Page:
Skip to main content

Plan Ahead to Avoid Damage from Bacterial Blast

When frost and chilly temperatures occur during bloom, bacterial blast can easily become a menacing threat to almond orchards. Learn how one application can help to prevent blast on your trees and help prevent crop losses.


Bacterial Blast Image.jpg

We are in the middle of a California winter, a time when cold temperatures and, ideally, rain provide replenishment and critical chilling hours for almond trees. However, fast forward a month, when those same trees have burst into bloom, and extremely cold temperatures are no longer a blessing. Not only do frost and chilly conditions impact bud survival as well as honey bee activity in the orchard, they also create an opportunity for bacterial blast to devastate the crop.

The bacteria that causes the blight (Pseudomonas syringae) is ubiquitous in almost every orchard, but it only becomes an issue if cold storms occur when buds and blossoms are forming – such was the case three of the past four years. In addition to outbreaks in the San Joaquin Valley as far south as Fresno County, some growers with outbreaks in the Sacramento Valley reportedly experienced crop losses up to 40%.

Blast occurs when bacterial cells move into plant tissues damaged by ice formation, resulting in broken cells and cell leakage. When this takes place, bacterial blast can display a variety of symptoms: Elliptical lesions can develop on trunks and branches, developing leaves will show signs of small necrotic flecks, shoot tips will experience dieback and gumming, blossoms may suddenly wither and turn brown, and dormant buds will be covered with gum and die by springtime. Often, there is a profuse amount of gum on the surface of the canker and pale, reddish-brown streaks under the bark near the area. Growers can also sometimes identify dead tissue by its sour smell.

Blast is often worst in the lower portion of the canopy and in sections of the orchard with the lowest elevation (generally areas where frost conditions are most severe). The disease can also be more prevalent in sandy or acidic soils. Tree wounds caused by shaking or pruning don’t automatically create an opportunity for bacterial blast to occur, but the wounds’ presence can increase a tree’s vulnerability.

UC Riverside professor and plant pathologist Jim Adaskaveg is recognized as an expert on bacterial blast, as he has conducted research that has helped identify an effective blast treatment for almond growers. Known as kasugamycin (Kasumin), this application should be sprayed in orchards in February and early March before freezing temperatures are expected.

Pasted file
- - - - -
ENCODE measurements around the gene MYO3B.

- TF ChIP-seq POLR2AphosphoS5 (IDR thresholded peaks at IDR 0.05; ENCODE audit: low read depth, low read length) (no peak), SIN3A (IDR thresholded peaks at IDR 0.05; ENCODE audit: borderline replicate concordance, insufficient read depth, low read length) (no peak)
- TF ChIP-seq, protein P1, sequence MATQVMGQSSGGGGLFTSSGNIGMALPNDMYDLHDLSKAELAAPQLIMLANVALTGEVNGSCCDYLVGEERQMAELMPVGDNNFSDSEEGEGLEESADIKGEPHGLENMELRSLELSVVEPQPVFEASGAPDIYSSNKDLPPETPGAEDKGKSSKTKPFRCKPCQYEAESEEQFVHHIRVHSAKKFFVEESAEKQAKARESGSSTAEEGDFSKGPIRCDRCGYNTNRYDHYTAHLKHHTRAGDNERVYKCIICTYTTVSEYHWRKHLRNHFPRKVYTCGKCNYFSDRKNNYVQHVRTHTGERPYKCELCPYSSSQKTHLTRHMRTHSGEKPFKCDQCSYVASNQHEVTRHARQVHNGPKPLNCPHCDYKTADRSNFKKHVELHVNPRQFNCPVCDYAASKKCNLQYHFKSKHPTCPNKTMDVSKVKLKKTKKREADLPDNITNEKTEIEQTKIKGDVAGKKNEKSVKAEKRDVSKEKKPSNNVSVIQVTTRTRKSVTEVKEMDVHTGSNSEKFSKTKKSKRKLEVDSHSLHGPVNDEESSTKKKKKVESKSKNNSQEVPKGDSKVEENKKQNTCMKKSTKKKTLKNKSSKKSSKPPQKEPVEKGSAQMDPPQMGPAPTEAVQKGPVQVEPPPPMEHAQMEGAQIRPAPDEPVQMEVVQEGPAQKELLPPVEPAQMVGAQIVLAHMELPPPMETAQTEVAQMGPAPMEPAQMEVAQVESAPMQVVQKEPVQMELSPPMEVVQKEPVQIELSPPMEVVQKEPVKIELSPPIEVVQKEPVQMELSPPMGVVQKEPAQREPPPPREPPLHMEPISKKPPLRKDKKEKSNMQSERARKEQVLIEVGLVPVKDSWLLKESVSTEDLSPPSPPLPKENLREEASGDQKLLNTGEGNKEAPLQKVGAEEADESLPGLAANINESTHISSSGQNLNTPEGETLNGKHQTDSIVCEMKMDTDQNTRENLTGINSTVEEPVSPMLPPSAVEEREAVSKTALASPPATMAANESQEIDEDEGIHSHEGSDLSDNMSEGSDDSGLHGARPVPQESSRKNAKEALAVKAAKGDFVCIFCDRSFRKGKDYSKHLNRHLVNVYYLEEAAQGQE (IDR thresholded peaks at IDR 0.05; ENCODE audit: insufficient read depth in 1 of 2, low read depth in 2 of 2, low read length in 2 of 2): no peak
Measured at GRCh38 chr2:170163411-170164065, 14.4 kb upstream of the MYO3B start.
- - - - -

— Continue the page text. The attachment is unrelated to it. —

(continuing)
“If you see the symptoms of bacterial blast, it’s too late,” Adaskaveg warned during an Almond Stage presentation at The Almond Conference 2020.

When applied, kasugamycin helps growers prevent bacterial blast by providing a protective layer on emerging green tissue and blossoms.
The active ingredient in this application is absorbed by the plant’s green tissue and provides even broader control of targeted bacterial pathogens.

As kasugamycin has not yet received full registration (via Section 3), and since there are no registered and effective alternatives for controlling blast, Adaskaveg
worked with the Almond Alliance of California using data from research supported by the Almond Board of California to submit an emergency exemption request (Section 18) to the California Department of Pesticide Regulations (CDPR) and the Environmental Protection Agency. Those exemption requests have been granted the past two years and are being pursued again for 2021. The joint effort to obtain an emergency exemption registration, which permits the use for a limited time, helps to ensure growers have this tool available should they require it for the 2021 bloom season.

Last year, the authorization allowed up to two treatments at least a week apart during bloom – no spraying could occur after petal fall. Treatments are recommended at 64 ounces per acre.

Growers who are concerned about bacterial blast occurring in their orchards this year are highly encouraged to start the process of ordering kasugamycin now as it can take quite some time to receive the product. Those interested in applying should contact their
local County Agricultural Commissioner’s office. Uses under a Section 18 emergency exemption must be requested from the county ag commissioner’s office and be renewed annually, so growers who received permission to use the product last year must apply again this year.

Adaskaveg summed up the potential risk of bacterial blast this way: “It's one of those diseases where, when you have an orchard that’s prone to these conditions, you can [experience] extensive losses. And then next year, it might not be there, but you’re left with the die-back, the dropped leaves and the impacts on your orchard.”

For more information on the process of applying for a Section 18 exemption as well as more information about kasugamycin and its benefits to growers, please view Adaskaveg’s full presentation
from The Almond Conference 2020.

1. To note: Since the disease is caused by a bacterium, the fungicides commonly applied during bloom to control fungal pathogens are not effective in controlling bacterial blast.